Posted Tuesday 07 Dec 2021
French filmmaker Celine Sciamma’s animation is obvious, even through the fuzzy lense of a Zoom meeting.
Sciamma, who wrote and directed the 2019 multi-award-winning Portrait of a Lady On Fire, lights up when discussing her latest feature, Petite Maman.
Shot in her hometown, with some characters and locations based on childhood memories, Sciamma describes Petite Maman as "deeply personal". But what she loves most is that it is also a universal story one that is, in her words, “made to travel”.
“This is the paradox of the film, that it is so intimate to me, but it is not located [anywhere] - the film reaches the time and space of your own personal response to that situation.”
Petite Maman tells the story of a sensitive and surreal relationship. Eight-year old Nelly, who, while grieving over the death of her grandmother, befriends a girl in the forest behind the now-empty family home. In a gentle, fantasy twist, the girl turns out to be Nelly’s mother as a little girl, and, over the course of a few days, the pair (played by eight-year old twins Joséphine and Gabrielle Sanz) form a firm friendship, playing together in the forest and the old house.
The idea came to Sciamma while she was writing Portrait of a Lady on Fire, her 2019 Cannes award-winning coming-of-age film set in the eighteenth century.
She had an image of two little girls, one the mother and one the daughter.
“And this idea hit me. It was totally new but also very simple - which means very ancient in a way. It felt really peaceful but also really troubling. Suddenly the whole story started to unroll, all the possibilities of that situation. It felt like it could be told in so many ways. It felt like a very ancient tale that I could adapt and tell my way.”
Sciamma says she wanted to capture a child’s sense of adventure, so set Petite Maman in the forest, and left out the adults.
“The adventure of being a kid is about being not being with adults,” she laughs, “otherwise it’s just normal life, right?”
Indeed, the eight-year old Sanz sisters had never done some of the things Sciamma asked them to do, by themselves, such as warming milk and pouring it from the hot pan to a cup, or cooking and (amusingly) flipping pancakes.
This is her seventh film working with children and young people, and it’s clear she loves that kind of collaboration, explaining that she doesn’t force her ideas on her young actors. Rather, “I’m going to go with their interpretation. It’s this language we create together.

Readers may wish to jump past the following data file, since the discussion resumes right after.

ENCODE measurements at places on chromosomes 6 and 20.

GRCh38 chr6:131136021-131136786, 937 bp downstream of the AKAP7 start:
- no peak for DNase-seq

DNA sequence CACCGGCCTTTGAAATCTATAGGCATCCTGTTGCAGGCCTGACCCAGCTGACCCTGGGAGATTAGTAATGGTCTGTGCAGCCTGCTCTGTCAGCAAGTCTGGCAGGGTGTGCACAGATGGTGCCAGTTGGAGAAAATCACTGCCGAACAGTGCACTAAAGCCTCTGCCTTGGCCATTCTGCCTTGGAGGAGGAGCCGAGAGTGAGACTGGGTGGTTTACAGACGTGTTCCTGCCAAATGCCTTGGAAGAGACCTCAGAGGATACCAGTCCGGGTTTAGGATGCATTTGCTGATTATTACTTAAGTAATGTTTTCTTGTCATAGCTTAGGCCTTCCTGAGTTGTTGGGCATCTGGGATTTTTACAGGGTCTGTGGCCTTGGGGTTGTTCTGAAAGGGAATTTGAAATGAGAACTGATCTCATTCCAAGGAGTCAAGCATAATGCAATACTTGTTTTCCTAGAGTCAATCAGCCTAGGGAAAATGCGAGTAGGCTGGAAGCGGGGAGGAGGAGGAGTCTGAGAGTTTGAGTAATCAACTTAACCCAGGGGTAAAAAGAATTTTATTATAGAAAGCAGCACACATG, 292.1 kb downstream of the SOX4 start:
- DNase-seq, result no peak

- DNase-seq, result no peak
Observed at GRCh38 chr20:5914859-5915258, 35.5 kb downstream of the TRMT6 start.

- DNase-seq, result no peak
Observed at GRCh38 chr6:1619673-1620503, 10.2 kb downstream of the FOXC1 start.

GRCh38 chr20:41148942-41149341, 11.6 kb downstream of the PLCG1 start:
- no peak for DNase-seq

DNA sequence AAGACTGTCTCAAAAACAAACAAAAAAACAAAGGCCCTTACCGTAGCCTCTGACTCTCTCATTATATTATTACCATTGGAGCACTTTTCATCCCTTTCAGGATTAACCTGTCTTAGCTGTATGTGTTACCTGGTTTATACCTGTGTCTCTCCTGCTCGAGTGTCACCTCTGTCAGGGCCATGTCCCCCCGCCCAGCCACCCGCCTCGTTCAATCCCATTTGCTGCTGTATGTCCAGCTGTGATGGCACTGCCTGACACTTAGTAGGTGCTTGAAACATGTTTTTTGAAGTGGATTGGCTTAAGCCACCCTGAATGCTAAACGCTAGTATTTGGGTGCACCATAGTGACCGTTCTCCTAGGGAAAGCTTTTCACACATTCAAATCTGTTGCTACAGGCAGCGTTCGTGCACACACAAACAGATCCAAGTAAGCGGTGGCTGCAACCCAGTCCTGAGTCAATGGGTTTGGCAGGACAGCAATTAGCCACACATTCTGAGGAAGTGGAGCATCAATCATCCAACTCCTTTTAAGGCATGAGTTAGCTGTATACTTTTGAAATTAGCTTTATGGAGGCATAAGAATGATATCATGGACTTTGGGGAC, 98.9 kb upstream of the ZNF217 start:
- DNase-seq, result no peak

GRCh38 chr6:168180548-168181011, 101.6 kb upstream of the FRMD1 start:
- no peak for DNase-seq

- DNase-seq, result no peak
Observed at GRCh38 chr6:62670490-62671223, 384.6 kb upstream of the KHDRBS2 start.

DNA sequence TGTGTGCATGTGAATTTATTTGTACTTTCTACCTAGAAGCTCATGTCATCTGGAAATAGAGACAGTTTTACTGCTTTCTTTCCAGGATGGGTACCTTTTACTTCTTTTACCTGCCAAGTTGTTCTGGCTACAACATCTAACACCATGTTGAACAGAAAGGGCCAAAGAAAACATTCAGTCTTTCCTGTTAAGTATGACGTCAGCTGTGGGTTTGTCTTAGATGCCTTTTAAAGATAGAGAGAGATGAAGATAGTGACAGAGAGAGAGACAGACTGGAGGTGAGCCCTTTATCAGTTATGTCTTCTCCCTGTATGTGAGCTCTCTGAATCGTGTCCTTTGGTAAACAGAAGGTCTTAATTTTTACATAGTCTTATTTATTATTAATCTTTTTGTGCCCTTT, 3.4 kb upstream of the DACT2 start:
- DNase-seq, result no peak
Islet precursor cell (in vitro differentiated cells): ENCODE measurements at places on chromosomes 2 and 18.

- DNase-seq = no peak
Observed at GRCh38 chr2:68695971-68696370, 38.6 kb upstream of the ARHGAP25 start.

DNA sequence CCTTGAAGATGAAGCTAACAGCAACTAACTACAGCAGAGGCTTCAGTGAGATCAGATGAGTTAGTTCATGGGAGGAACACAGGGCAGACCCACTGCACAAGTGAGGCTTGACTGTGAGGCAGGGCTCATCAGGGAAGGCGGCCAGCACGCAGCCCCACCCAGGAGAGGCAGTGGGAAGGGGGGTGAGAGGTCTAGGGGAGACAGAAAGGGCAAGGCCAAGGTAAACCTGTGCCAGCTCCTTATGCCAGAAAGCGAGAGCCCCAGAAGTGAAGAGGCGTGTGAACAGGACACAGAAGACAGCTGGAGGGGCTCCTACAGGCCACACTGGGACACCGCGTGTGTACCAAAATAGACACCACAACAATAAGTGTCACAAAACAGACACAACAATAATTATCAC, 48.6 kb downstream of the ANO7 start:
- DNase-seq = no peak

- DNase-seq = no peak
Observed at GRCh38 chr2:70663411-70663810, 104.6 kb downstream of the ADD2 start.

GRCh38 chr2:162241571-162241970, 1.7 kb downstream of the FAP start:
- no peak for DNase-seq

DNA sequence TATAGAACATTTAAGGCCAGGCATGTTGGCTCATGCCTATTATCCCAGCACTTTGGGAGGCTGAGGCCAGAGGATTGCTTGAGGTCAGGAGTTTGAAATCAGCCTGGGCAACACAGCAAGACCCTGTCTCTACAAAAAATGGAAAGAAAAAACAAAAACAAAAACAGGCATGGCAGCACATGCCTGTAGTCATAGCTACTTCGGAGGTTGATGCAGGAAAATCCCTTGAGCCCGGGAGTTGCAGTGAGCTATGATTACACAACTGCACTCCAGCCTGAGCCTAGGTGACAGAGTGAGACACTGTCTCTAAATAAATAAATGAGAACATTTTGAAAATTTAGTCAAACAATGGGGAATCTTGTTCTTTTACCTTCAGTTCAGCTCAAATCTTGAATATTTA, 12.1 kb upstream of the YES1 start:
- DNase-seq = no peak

She also doesn’t rehearse with them, preferring instead to rely on building a solid, trusting relationship.
The first days with kids on set are the most difficult, she explains, as they have to learn about making a film.
“Then they learn about making my film and that’s the process with all actors I think. But with children you get twice the joy. You get the joy of seeing them understanding something, being competent at it, and being trusted.”
This is the fifth film Sciamma has both written and directed; what effect did knowing she would direct have on how she wrote the film? Did she manage to make it easier on herself as a director?
“I love to solve the riddles [that the process of making a film creates]. So for me writing was not about making this easy but about putting myself in the position where I love the riddle I have to solve. So I enjoy it. That’s what I call making it easy.”
And the first day of filming involved a very tough riddle.
When the two little girls first meet there is a rainstorm and a lengthy tracking shot follows them as they run to shelter.
“Making them meet in a rainstorm is already a strong constraint because it means [sprinklers] involved, and was something I’ve never done. But I put it in there because I thought ‘I’ll do a new thing’. Then, the track shot has to run along with the girls and it’s very, very long scale, and needs different focuses.
Also, we decided to shoot this on the very first day of filming! But I write what I will enjoy to do and what I will enjoy solving. I used to think I had to put conflict in my films but now I’m trying to solve tension.”
She no longer writes for other directors (she co-wrote on the upcoming Jacques Audiard-directed love story Paris 13th District but the work was several years ago now).
“I basically write for myself now. Sometimes a project can reach me that I will only write. But there’s no struggle here. When I write for other people it’s clear I write for them. I feel no frustration that I’m not doing the film.”
Sciamma is a founding member of the French branch of the 5050 by 2020 movement, a group of French film industry professionals advocating for gender parity in film by the year 2020. She also co-organised and participated in the women's protest against inequality at the 2018 Cannes Film Festival, alongside the likes of the late Agnès Varda, Ava DuVernay, Cate Blanchett and Léa Seydoux.
In 2020 Sciamma and the Portrait of a Lady on Fire team famously joined lead actress Adèle Haenel in walking out of the 45th César Awards after Roman Polanski won the award for Best Director.
However, she’s reluctant to be seen as someone at the forefront of activism.
“I don’t have all the answers, and just because I am a filmmaker I am not at the top of the pyramid of activists. True activists are rarely the ones with a platform like I have. Women are always activists in their own communities.
Being an activist doesn’t mean I change the way I act. I kept acting the same in a world that reacted to my action - which was making films, and also supporting Adele Haenel [actress and Sciamma’s ex-partner] in the #METOO campaign. For me, being an activist is about what you do with your body in the room.”
- Christine Stride